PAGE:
Tuesday, April 25, 2006

Age of Consent Concerns

I'm generally in favour of the age of consent increase to 16. I think promoting abstinence is a good thing until our kids are mature enough to handle the consequences (good and bad) from a mature sexual relationship.

That all said, I remember what it was like to be a 16-year old boy, too. Promoting safe sexual activity is also extremely important, because like it or not, it's going to happen and no amount of legislation is going to prevent it. Telling kids "don't do it" doesn't work.

In the United States, a Kansas law apparently had required doctors to notify police if someone under the age of 16 had engaged in sexual activity. The legislative abuse came when the Attorney General interpreted it to mean any sexual activity - consensual or otherwise. I'm not in favour of and could never support what I perceive as a general crack down on teenagers having sex via government legislation. Look what could happen when you try to do that [TheAnnaLog, Parents, Keep the Government Away From Your Kids]:

A Kansas law would require health-care workers to report teen sex to state police. A group called the Medical Institute got federal money to teach med students about abstinence-only sex ed. I see a trend here: parents want to stop kids having sex, and the government wants to help.


Take the Kansas law. Say a teenager starts having STD symptoms and is afraid to tell her parents. What's the best solution? According to Kansas Attorney General Phill Kline, when she goes to a local clinic for help, the clinic should report her to the police. But faced with the prospect of angry police and angry parents, the average teenager will do one thing: wait for the symptoms to go away. They probably will -- many STDs have long periods of dormancy -- but she will remain contagious and potentially infertile.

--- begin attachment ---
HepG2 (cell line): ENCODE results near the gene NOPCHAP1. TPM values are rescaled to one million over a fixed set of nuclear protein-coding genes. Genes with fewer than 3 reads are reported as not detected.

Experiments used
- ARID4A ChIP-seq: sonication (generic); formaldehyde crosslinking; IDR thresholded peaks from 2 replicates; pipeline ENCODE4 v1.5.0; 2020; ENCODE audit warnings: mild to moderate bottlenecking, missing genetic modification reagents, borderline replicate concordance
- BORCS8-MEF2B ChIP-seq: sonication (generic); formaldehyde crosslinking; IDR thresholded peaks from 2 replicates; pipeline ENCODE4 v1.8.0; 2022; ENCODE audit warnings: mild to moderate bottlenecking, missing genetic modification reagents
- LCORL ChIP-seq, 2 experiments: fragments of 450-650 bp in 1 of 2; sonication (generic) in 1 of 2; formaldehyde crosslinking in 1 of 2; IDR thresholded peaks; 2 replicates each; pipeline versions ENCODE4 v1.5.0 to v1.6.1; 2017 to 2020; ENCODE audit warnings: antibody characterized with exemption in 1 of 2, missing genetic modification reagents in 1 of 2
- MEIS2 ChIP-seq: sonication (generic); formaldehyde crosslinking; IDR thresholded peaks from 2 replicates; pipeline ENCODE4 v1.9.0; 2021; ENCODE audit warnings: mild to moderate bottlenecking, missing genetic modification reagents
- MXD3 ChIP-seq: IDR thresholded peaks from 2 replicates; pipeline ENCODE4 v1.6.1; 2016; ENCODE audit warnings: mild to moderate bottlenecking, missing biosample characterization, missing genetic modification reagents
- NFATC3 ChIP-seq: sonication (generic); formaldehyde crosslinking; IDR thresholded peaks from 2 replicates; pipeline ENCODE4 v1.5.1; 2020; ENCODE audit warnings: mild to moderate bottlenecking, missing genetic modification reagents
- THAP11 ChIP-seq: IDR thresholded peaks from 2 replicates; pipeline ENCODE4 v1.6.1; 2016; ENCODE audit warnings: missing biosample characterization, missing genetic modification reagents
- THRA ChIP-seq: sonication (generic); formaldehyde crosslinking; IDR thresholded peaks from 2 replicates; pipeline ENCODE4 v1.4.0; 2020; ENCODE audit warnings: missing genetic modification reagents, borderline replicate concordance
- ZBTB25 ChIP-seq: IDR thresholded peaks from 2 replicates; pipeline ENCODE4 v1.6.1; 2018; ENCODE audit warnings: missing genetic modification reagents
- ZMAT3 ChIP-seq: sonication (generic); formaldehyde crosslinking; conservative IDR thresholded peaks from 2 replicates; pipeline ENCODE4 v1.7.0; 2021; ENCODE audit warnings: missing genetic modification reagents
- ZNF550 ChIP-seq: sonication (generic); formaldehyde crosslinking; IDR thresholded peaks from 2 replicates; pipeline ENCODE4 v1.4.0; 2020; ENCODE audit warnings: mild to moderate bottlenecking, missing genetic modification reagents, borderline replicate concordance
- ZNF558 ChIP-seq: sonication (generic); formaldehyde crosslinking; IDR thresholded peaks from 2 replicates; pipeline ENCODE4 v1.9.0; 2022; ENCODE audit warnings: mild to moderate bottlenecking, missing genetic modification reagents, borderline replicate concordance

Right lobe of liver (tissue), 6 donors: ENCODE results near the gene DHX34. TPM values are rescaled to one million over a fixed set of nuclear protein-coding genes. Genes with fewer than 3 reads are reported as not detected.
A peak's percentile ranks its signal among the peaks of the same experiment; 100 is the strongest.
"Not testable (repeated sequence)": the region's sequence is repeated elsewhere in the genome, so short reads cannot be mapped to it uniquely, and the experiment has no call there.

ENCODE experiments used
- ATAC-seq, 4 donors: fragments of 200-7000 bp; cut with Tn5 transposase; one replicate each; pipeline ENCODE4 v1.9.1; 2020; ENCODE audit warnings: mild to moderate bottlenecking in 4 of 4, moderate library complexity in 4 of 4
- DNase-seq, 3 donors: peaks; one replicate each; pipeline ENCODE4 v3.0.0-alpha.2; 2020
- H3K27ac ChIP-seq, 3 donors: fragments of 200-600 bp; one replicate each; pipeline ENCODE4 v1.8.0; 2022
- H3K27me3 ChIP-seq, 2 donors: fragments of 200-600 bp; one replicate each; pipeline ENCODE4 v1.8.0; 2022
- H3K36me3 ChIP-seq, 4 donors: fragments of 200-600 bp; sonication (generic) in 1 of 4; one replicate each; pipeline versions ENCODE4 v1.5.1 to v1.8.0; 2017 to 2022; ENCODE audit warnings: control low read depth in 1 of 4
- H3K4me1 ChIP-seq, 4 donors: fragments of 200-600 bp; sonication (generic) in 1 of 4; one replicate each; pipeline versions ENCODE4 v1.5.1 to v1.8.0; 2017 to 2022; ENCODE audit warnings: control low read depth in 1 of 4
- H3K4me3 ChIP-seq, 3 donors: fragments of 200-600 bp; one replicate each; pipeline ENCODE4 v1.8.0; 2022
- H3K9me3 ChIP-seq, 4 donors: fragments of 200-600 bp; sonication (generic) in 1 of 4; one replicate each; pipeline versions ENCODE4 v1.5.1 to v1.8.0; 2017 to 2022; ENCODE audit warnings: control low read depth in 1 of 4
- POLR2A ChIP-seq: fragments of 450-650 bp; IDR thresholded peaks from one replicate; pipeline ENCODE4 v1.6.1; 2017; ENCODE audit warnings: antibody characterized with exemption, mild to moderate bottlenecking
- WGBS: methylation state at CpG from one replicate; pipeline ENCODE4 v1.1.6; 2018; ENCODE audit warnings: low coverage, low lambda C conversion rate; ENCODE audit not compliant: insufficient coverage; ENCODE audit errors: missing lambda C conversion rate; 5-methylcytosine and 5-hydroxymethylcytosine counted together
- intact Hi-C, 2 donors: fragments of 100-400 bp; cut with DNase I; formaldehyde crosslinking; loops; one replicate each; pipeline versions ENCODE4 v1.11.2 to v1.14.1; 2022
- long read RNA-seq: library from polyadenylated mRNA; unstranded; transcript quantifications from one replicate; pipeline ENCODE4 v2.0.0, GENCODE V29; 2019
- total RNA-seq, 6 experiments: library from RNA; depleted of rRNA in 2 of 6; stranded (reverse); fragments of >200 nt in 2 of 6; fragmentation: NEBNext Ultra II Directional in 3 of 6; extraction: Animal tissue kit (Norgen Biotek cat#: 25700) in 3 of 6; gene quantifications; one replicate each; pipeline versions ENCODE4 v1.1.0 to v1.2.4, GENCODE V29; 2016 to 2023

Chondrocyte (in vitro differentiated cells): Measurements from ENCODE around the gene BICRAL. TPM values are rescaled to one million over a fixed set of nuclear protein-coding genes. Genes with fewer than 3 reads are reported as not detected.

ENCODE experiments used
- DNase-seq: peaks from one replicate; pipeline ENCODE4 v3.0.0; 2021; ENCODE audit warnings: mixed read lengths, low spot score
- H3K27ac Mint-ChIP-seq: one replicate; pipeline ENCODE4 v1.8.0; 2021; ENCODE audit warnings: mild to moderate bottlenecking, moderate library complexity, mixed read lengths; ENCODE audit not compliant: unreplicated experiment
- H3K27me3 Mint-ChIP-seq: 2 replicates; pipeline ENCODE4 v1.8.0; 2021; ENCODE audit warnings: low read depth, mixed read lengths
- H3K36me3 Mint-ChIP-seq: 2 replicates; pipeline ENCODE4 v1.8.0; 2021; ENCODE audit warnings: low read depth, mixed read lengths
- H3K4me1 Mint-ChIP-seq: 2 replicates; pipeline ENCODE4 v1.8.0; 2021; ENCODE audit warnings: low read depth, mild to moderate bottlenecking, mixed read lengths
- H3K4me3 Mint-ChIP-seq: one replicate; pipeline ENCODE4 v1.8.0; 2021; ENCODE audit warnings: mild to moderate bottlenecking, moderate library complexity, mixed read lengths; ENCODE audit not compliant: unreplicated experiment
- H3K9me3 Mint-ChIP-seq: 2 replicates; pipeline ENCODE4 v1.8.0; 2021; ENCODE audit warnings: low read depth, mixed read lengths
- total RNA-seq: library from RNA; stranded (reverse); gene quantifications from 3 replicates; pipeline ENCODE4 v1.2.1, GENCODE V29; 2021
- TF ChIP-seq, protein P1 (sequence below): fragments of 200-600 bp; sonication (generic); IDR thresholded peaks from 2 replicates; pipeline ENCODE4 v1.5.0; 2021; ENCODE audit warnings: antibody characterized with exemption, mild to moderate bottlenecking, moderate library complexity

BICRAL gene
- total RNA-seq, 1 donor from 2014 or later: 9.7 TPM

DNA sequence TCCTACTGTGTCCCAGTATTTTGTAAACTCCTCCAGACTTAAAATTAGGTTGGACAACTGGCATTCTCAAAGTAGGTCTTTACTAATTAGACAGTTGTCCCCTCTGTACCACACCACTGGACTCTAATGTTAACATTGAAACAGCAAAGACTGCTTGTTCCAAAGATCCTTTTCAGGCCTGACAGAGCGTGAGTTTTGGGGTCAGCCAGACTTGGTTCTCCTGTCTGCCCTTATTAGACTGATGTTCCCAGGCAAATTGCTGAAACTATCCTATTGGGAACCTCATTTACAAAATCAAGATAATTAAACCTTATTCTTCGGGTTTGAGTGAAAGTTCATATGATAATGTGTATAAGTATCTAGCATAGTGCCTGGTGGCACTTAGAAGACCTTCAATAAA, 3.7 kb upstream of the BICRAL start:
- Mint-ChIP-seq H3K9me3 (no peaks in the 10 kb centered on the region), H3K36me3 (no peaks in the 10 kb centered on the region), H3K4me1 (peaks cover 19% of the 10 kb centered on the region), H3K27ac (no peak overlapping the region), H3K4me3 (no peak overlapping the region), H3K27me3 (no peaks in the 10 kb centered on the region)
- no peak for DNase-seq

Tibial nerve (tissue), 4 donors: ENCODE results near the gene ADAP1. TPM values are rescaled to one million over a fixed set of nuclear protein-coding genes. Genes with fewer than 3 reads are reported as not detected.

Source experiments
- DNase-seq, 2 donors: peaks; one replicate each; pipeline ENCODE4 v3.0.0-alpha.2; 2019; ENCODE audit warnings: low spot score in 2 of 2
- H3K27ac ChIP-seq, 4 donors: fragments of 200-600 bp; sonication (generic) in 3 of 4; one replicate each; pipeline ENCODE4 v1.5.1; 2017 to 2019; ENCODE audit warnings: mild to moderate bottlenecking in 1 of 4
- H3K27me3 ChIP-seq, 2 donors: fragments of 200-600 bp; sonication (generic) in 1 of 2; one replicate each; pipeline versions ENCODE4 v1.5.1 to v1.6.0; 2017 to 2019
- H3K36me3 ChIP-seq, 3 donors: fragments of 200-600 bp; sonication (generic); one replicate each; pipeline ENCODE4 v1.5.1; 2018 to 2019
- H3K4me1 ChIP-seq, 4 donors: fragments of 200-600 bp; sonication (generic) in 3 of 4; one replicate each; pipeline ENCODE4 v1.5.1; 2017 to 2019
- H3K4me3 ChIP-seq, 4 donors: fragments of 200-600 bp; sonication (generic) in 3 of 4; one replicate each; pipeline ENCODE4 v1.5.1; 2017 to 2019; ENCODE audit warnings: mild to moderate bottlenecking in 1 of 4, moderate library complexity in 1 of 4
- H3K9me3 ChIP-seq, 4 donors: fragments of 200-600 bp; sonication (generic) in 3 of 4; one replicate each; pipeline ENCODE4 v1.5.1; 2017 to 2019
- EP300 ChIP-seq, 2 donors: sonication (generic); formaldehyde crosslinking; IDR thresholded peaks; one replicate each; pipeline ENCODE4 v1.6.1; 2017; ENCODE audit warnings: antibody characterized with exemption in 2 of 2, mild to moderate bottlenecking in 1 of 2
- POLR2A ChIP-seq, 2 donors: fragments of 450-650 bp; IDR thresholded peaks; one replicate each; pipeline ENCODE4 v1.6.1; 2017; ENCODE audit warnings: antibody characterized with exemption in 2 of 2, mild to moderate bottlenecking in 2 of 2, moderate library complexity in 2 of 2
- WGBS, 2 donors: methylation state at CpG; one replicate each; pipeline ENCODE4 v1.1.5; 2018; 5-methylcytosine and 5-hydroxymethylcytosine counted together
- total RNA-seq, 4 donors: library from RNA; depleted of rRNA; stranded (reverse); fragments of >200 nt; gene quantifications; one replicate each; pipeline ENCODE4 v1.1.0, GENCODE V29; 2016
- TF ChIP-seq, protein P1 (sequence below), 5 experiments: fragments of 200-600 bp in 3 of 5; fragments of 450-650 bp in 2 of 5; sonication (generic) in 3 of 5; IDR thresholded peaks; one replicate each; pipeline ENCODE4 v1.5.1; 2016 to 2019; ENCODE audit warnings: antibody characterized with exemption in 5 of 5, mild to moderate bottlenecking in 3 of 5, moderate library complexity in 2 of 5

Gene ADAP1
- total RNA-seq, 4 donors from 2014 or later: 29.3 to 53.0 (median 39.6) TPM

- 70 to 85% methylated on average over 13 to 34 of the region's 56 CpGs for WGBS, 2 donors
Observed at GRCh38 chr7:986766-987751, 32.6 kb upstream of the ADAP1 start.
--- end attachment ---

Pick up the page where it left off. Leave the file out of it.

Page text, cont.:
Thankfully, a Kansas federal judge clamped down on this view of the law [Daily News Central, Fed Judge Clarifies Teen Sex Reporting Law in Kansas]:

Kansas' chief law enforcement officer misread the law and in doing so threatened the sexual privacy of the state's teenagers, a federal judge in Wichita ruled Tuesday.

In a case watched across the nation, US District Judge J. Thomas Marten ruled that Kansas healthcare providers should retain discretion in deciding what teenage sexual activities they report to the state as abuse. Attorney General Phill Kline had wanted most sexual contact involving children under age 16 reported.

Marten pointed out that both sides agreed certain abusive acts should always be reported, including incest, sexual abuse of a child by an adult, and sex involving a child under age 12.
While Justice Minister Vic Toews has indicated that the new age of consent law will include a "acceptable age range" for teenagers having sex with one another, I think we must be vigilant against any legislative abuse at trying to crack down on it.

We have to ensure that teenagers engaging in sexual activity have access to privacy when seeking medical advice, rather than punishing them for seeking out help. This ensures that they do, in fact, seek medical advice, rather than weighing the consequences of getting caught having had sex. This is in addition to providing them the information necessary to make informed decisions regarding sexual activity.

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